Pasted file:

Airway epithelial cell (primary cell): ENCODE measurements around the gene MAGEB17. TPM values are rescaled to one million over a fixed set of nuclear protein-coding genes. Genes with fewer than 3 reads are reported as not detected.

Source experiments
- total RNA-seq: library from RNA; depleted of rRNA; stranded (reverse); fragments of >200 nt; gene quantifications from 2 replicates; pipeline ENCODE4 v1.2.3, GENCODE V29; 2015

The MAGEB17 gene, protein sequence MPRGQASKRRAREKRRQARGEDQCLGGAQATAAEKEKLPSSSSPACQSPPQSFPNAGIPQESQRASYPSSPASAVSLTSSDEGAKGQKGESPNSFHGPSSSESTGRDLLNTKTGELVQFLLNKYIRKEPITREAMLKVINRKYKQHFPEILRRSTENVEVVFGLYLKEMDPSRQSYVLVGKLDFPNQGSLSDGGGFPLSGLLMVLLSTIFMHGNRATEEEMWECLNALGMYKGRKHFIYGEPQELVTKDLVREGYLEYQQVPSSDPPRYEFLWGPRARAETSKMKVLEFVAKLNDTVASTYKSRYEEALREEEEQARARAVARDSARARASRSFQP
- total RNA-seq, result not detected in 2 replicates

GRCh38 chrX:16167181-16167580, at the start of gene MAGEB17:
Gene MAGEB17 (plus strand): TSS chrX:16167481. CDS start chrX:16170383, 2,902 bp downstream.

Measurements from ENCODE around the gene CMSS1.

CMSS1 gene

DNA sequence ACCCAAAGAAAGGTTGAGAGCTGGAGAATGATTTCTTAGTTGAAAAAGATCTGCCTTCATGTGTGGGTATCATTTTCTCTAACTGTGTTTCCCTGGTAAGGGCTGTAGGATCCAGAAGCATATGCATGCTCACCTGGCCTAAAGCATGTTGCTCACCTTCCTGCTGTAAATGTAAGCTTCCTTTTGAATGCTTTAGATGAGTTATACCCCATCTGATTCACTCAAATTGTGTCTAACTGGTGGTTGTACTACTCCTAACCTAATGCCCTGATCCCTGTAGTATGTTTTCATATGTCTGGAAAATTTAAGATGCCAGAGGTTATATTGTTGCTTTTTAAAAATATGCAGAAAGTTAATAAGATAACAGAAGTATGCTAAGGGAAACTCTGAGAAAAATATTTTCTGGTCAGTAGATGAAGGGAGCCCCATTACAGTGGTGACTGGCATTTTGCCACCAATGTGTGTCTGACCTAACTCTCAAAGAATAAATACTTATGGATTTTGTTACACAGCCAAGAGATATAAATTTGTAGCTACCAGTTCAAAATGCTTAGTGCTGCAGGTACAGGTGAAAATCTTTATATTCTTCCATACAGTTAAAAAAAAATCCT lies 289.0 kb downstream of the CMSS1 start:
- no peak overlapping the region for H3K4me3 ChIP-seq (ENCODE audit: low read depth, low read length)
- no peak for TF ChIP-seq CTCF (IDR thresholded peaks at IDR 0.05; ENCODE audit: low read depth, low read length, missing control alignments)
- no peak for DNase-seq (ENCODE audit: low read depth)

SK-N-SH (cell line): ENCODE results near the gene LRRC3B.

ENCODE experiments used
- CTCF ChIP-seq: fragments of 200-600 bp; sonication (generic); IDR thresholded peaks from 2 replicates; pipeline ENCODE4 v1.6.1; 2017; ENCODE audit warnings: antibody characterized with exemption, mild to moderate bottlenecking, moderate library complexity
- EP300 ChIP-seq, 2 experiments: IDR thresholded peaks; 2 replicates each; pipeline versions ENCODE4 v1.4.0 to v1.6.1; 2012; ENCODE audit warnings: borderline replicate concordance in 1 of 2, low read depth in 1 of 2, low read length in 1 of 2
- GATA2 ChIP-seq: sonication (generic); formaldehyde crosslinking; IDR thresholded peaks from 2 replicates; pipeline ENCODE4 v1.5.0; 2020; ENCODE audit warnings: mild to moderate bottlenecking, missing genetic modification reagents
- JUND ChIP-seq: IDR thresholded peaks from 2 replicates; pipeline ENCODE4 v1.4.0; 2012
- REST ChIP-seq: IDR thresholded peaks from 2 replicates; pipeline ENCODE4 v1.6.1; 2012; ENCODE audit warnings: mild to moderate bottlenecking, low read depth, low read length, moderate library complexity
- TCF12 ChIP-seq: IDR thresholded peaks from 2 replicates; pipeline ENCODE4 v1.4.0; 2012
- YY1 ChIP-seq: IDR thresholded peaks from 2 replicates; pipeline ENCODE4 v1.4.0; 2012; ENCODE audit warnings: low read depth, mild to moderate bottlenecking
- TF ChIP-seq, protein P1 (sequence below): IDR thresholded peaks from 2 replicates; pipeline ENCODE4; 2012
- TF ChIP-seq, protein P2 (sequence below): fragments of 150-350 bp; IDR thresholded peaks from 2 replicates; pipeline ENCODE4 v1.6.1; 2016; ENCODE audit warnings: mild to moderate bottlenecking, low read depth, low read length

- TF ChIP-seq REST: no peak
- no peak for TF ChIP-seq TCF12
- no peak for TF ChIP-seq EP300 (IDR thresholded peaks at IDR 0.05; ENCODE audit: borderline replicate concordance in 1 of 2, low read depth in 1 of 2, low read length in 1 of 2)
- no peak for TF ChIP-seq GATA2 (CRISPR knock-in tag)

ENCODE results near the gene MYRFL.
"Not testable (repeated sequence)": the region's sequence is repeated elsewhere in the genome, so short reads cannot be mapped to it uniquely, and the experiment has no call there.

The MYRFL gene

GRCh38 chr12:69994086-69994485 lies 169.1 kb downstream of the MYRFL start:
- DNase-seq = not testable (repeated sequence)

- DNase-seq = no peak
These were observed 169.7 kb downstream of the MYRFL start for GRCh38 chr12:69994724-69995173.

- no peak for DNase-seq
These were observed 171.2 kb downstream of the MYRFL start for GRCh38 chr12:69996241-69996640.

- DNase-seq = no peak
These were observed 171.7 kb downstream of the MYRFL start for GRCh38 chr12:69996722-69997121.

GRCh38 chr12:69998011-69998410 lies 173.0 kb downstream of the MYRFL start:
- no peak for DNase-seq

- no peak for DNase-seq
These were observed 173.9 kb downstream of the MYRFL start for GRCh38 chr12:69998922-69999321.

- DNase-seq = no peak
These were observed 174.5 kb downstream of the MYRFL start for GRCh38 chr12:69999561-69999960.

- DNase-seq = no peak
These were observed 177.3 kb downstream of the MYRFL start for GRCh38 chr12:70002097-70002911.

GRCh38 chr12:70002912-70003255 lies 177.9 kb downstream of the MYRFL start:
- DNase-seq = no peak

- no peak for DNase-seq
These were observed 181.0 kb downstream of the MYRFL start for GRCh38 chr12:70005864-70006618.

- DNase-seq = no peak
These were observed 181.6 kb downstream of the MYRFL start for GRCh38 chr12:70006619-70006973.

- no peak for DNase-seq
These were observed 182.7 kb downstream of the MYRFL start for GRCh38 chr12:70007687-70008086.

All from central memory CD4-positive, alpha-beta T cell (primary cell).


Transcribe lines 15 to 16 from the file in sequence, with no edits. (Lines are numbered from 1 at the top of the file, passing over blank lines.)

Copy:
ENCODE experiments used
- CTCF ChIP-seq: fragments of 200-600 bp; sonication (generic); IDR thresholded peaks from 2 replicates; pipeline ENCODE4 v1.6.1; 2017; ENCODE audit warnings: antibody characterized with exemption, mild to moderate bottlenecking, moderate library complexity